How To Unlock Production Potential
In Your Business Using Our Business Improvement Programme
If you are a leader in an operating department on a mine site, you likely have the responsibility to deliver safety, production and/or cost outcomes. A business improvement (BI) programme can help you deliver beyond these desired outcomes while providing additional benefits to you and your team (discussed in our next part of the series).
Reactive vs Proactive
A BI programme can be used to react to a change in conditions; the current world economy and its impact on metal prices is certainly a great example. It can be also be used proactively to extend delivery of desired outcomes beyond the intended goals (for example, annual production targets). The process to conduct a BI programme reactively or proactively is generally the same, however, you are more likely to be under pressure when reacting to a new set of conditions (whether externally or internally imposed on you). Proactively undertaking a BI programme allows time to get it right upfront.
Some examples where BI programmes have generated improved outcomes are discussed below.
New Mine Ramp Up
It is well understood that a new mine does not immediately start operations at nameplate production. The “ramp-up curve” is the comparison made of an operation to determine if the return on capital invested in a mine will be returned within a reasonable amount of time. Public information from recent Australian mine start-ups shows a large difference in time to full nameplate capacity.
If your operation is beyond a year from reported production and still not at nameplate production, it may be time to employ a BI programme.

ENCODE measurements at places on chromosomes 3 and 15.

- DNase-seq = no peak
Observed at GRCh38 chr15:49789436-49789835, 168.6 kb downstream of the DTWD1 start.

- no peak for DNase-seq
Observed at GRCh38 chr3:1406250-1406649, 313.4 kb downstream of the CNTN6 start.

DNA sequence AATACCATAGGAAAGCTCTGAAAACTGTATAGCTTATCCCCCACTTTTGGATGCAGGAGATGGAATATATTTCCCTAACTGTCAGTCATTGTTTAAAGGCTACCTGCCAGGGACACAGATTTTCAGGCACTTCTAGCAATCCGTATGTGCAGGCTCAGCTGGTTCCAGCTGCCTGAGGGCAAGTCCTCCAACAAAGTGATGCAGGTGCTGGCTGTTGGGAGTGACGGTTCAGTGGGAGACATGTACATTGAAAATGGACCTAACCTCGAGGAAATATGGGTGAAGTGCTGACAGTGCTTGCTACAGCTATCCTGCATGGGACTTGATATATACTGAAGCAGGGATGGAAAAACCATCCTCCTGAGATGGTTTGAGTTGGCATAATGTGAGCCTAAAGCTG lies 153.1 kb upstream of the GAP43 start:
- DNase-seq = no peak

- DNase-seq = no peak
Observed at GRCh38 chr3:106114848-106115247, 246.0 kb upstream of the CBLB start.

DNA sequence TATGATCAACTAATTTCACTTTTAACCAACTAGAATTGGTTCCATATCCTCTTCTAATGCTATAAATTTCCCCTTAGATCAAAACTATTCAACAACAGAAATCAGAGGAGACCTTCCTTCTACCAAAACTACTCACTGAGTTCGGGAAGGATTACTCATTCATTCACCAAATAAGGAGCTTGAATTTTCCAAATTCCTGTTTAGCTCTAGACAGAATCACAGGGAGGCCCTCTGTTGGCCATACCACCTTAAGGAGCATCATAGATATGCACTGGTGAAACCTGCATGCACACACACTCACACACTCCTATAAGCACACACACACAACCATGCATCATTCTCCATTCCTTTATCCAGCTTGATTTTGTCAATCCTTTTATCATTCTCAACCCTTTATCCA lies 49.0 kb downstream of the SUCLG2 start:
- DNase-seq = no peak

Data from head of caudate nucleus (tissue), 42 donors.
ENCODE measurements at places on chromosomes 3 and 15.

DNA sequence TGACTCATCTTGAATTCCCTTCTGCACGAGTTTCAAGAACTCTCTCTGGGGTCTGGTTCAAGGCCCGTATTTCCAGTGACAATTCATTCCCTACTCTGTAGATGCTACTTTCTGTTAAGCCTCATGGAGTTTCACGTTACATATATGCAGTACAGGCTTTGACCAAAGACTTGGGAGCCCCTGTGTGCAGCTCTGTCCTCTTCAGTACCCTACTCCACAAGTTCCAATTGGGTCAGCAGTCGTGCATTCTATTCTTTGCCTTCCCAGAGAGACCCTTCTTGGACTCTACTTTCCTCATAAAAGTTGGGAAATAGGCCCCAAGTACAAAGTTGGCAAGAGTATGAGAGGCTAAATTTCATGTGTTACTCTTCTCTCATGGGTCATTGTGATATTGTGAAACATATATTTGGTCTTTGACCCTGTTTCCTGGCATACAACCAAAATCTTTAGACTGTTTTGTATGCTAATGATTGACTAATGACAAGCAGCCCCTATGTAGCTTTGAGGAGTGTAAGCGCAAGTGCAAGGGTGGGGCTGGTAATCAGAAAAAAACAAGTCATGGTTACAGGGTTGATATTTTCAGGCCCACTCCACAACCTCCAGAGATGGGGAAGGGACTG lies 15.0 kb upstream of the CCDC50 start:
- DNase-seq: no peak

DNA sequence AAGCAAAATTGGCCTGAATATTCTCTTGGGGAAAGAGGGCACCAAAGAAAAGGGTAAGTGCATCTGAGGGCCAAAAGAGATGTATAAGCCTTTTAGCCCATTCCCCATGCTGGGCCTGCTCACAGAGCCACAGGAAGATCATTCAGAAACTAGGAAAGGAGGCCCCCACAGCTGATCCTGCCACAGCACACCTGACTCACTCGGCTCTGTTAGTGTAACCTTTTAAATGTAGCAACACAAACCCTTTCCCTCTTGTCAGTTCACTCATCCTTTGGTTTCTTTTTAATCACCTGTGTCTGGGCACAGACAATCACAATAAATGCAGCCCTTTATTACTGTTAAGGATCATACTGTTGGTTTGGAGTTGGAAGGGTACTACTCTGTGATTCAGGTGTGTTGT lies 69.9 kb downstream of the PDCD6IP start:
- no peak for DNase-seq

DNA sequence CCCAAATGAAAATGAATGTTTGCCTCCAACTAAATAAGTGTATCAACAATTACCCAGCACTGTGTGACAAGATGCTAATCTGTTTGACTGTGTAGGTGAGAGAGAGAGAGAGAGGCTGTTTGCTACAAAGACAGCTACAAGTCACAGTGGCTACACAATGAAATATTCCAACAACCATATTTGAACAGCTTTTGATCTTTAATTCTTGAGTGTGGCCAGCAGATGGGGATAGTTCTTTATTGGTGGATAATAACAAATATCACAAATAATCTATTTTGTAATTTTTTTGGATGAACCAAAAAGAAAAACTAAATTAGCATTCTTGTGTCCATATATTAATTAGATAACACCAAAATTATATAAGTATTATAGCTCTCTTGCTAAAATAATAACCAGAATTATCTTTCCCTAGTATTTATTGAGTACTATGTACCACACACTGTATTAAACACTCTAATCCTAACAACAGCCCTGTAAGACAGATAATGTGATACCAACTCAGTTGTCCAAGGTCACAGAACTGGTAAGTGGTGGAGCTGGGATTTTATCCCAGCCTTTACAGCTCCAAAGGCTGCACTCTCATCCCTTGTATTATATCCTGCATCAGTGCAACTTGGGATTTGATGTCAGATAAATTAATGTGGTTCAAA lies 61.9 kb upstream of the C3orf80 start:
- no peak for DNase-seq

Similarly, if your production plans for mine start-up suggests a long start-up, a BI programme focused on operational readiness may reveal key actions in bringing forward production.
Significant Production Losses
Sometimes the wheels fall off and it’s not clear whether a single large event or several small events have culminated in a process loss. A well-executed BI programme will quickly identify the root cause of your issue and execute the necessary actions to rapidly recover performance, stabilise the performance at the improved rate, and embed the practices that consistently produce the desired results. Our example below is discussed in subsequent parts of this Business Improvement series.
Reducing Exposure To Risk
As an operations leader delivering safety, production and cost outcomes, you will face risks to delivering on these targets on a regular basis. A way to proactively manage these is to leverage your business’ risk management framework in order to safeguard the operation from undesired material events. If your risk management framework has identified several areas of exposure due to risk control weakness, a BI programme can help to systematically strengthen your site’s control of risks to plan delivery.
If you’re executing a BI programme well, you’re likely achieving new levels of performance. It’s easy to demonstrate improvements to safety, production and cost outcomes, but there are additional benefits that will come from a well-executed BI programme.
A BI programme that incorporates a cross-section of disciplines on your site is a great opportunity to push that promising employee out of the comfort zone to work on skills they would not normally get to practice in their typical discipline. It’s an opportunity to demonstrate out of the box thinking, financial understanding of the business, influencing capabilities or team leadership, among many other things.